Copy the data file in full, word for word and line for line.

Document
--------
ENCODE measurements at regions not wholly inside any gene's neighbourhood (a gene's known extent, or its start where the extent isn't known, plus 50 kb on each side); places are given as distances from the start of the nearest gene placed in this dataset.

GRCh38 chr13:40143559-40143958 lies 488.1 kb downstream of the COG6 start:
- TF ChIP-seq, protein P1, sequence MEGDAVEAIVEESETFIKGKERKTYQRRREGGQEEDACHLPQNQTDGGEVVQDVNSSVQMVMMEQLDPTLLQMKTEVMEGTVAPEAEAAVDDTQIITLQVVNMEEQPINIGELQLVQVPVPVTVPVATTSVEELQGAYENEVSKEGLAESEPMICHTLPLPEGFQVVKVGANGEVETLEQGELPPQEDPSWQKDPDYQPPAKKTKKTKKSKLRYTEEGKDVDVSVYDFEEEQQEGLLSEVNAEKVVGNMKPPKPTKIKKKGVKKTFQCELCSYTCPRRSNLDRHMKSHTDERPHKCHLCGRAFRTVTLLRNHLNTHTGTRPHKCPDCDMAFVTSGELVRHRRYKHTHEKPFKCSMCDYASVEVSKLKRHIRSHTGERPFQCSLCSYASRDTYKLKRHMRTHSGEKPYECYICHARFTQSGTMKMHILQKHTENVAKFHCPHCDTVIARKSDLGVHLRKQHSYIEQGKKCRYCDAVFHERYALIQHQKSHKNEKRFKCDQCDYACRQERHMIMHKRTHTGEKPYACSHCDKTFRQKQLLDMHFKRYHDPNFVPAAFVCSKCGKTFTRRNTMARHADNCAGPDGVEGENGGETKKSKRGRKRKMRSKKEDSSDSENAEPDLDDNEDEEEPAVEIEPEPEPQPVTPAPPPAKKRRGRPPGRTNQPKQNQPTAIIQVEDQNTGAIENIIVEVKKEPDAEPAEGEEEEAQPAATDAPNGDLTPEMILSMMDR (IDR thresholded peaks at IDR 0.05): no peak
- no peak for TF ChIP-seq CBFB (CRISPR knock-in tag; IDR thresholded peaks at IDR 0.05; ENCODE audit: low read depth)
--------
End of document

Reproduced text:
ENCODE measurements at regions not wholly inside any gene's neighbourhood (a gene's known extent, or its start where the extent isn't known, plus 50 kb on each side); places are given as distances from the start of the nearest gene placed in this dataset.

GRCh38 chr13:40143559-40143958 lies 488.1 kb downstream of the COG6 start:
- TF ChIP-seq, protein P1, sequence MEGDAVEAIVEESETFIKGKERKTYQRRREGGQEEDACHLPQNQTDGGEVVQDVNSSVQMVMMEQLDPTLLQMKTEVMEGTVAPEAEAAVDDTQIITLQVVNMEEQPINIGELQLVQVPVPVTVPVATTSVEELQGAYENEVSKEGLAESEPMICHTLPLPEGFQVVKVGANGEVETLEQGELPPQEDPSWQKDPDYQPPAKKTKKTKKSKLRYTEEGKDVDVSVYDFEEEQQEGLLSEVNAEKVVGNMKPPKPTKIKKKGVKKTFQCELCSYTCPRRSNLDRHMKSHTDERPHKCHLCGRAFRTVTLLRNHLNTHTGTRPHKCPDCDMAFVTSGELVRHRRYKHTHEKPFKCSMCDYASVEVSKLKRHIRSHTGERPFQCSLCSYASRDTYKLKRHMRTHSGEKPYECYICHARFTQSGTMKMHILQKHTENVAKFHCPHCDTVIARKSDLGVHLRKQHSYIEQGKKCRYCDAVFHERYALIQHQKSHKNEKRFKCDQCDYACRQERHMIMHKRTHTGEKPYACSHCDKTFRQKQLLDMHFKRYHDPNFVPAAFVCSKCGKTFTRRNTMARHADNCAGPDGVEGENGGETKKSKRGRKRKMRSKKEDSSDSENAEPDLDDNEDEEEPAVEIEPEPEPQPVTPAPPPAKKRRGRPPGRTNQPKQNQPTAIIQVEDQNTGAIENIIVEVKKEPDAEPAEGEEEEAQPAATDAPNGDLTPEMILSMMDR (IDR thresholded peaks at IDR 0.05): no peak
- no peak for TF ChIP-seq CBFB (CRISPR knock-in tag; IDR thresholded peaks at IDR 0.05; ENCODE audit: low read depth)